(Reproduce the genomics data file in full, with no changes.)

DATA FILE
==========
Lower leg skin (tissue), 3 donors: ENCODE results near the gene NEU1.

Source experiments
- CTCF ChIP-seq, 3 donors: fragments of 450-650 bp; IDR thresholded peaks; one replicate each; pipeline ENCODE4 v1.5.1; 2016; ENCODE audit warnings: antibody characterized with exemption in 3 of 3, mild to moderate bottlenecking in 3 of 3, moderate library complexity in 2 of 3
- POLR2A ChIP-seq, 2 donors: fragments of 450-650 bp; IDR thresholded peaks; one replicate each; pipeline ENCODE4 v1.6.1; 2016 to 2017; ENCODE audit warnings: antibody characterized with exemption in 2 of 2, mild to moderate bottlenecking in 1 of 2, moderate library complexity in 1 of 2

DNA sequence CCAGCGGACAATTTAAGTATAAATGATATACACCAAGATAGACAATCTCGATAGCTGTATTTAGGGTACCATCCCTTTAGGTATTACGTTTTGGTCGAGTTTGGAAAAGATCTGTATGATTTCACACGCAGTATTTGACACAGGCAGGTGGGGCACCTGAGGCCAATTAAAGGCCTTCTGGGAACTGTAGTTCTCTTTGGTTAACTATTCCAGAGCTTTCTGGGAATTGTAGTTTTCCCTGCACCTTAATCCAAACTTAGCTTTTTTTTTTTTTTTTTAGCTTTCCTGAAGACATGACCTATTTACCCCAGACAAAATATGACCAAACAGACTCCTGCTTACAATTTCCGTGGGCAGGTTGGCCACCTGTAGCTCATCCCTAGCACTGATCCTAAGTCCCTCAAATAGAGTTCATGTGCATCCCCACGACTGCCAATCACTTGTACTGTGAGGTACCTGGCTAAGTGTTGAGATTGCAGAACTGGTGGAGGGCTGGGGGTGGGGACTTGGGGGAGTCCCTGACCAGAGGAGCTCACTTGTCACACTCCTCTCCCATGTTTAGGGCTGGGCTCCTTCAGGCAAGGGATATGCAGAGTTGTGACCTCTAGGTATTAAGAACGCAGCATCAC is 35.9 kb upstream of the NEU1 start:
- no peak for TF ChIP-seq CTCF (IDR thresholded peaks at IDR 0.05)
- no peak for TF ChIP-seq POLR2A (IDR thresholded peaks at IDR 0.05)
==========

Lower leg skin (tissue), 3 donors: ENCODE results near the gene NEU1.

Source experiments
- CTCF ChIP-seq, 3 donors: fragments of 450-650 bp; IDR thresholded peaks; one replicate each; pipeline ENCODE4 v1.5.1; 2016; ENCODE audit warnings: antibody characterized with exemption in 3 of 3, mild to moderate bottlenecking in 3 of 3, moderate library complexity in 2 of 3
- POLR2A ChIP-seq, 2 donors: fragments of 450-650 bp; IDR thresholded peaks; one replicate each; pipeline ENCODE4 v1.6.1; 2016 to 2017; ENCODE audit warnings: antibody characterized with exemption in 2 of 2, mild to moderate bottlenecking in 1 of 2, moderate library complexity in 1 of 2

DNA sequence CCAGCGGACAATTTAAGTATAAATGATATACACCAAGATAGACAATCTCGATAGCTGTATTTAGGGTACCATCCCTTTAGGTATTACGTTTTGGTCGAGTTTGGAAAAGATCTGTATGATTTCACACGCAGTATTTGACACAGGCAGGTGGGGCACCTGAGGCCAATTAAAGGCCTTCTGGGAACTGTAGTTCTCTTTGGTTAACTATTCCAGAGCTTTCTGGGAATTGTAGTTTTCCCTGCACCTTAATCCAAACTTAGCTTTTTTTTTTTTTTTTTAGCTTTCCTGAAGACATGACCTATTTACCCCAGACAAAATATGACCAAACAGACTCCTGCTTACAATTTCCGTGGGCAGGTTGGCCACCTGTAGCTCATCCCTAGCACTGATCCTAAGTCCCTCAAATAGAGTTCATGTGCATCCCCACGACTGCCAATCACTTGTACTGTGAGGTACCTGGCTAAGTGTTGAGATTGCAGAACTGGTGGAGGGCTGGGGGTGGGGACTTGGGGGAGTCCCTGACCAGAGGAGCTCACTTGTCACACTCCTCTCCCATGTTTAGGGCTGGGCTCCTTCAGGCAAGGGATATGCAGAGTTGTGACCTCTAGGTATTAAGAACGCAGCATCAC is 35.9 kb upstream of the NEU1 start:
- no peak for TF ChIP-seq CTCF (IDR thresholded peaks at IDR 0.05)
- no peak for TF ChIP-seq POLR2A (IDR thresholded peaks at IDR 0.05)